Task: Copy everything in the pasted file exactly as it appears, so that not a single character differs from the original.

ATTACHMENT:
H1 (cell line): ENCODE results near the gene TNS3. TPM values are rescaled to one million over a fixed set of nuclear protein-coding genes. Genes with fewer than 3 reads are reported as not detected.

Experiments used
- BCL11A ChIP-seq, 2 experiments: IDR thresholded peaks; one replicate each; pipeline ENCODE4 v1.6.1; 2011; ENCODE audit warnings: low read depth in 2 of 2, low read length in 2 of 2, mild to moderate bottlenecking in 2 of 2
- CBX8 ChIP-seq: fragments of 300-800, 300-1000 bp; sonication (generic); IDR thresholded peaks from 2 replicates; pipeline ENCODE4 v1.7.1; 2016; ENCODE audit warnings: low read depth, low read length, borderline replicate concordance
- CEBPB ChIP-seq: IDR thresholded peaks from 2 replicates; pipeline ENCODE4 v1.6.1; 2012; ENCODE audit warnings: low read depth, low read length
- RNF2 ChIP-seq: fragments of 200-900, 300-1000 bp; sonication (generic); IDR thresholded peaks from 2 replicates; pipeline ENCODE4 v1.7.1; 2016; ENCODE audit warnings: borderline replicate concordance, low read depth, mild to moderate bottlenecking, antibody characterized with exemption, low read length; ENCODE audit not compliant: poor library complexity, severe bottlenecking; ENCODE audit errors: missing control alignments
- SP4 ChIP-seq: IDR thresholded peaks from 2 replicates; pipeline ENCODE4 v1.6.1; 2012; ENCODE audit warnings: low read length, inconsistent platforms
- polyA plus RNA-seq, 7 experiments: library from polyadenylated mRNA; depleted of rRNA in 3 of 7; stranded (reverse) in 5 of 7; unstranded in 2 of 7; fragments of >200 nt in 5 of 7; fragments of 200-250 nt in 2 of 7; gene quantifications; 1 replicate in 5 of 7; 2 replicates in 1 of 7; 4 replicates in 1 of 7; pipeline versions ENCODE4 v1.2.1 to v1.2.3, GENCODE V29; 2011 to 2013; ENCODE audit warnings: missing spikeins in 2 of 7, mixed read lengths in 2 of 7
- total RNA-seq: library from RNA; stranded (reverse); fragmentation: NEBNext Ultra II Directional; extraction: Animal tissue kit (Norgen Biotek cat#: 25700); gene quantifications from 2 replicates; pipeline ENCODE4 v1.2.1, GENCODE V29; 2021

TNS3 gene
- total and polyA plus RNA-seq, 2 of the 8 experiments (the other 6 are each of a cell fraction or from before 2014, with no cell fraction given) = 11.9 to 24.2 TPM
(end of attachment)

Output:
H1 (cell line): ENCODE results near the gene TNS3. TPM values are rescaled to one million over a fixed set of nuclear protein-coding genes. Genes with fewer than 3 reads are reported as not detected.

Experiments used
- BCL11A ChIP-seq, 2 experiments: IDR thresholded peaks; one replicate each; pipeline ENCODE4 v1.6.1; 2011; ENCODE audit warnings: low read depth in 2 of 2, low read length in 2 of 2, mild to moderate bottlenecking in 2 of 2
- CBX8 ChIP-seq: fragments of 300-800, 300-1000 bp; sonication (generic); IDR thresholded peaks from 2 replicates; pipeline ENCODE4 v1.7.1; 2016; ENCODE audit warnings: low read depth, low read length, borderline replicate concordance
- CEBPB ChIP-seq: IDR thresholded peaks from 2 replicates; pipeline ENCODE4 v1.6.1; 2012; ENCODE audit warnings: low read depth, low read length
- RNF2 ChIP-seq: fragments of 200-900, 300-1000 bp; sonication (generic); IDR thresholded peaks from 2 replicates; pipeline ENCODE4 v1.7.1; 2016; ENCODE audit warnings: borderline replicate concordance, low read depth, mild to moderate bottlenecking, antibody characterized with exemption, low read length; ENCODE audit not compliant: poor library complexity, severe bottlenecking; ENCODE audit errors: missing control alignments
- SP4 ChIP-seq: IDR thresholded peaks from 2 replicates; pipeline ENCODE4 v1.6.1; 2012; ENCODE audit warnings: low read length, inconsistent platforms
- polyA plus RNA-seq, 7 experiments: library from polyadenylated mRNA; depleted of rRNA in 3 of 7; stranded (reverse) in 5 of 7; unstranded in 2 of 7; fragments of >200 nt in 5 of 7; fragments of 200-250 nt in 2 of 7; gene quantifications; 1 replicate in 5 of 7; 2 replicates in 1 of 7; 4 replicates in 1 of 7; pipeline versions ENCODE4 v1.2.1 to v1.2.3, GENCODE V29; 2011 to 2013; ENCODE audit warnings: missing spikeins in 2 of 7, mixed read lengths in 2 of 7
- total RNA-seq: library from RNA; stranded (reverse); fragmentation: NEBNext Ultra II Directional; extraction: Animal tissue kit (Norgen Biotek cat#: 25700); gene quantifications from 2 replicates; pipeline ENCODE4 v1.2.1, GENCODE V29; 2021

TNS3 gene
- total and polyA plus RNA-seq, 2 of the 8 experiments (the other 6 are each of a cell fraction or from before 2014, with no cell fraction given) = 11.9 to 24.2 TPM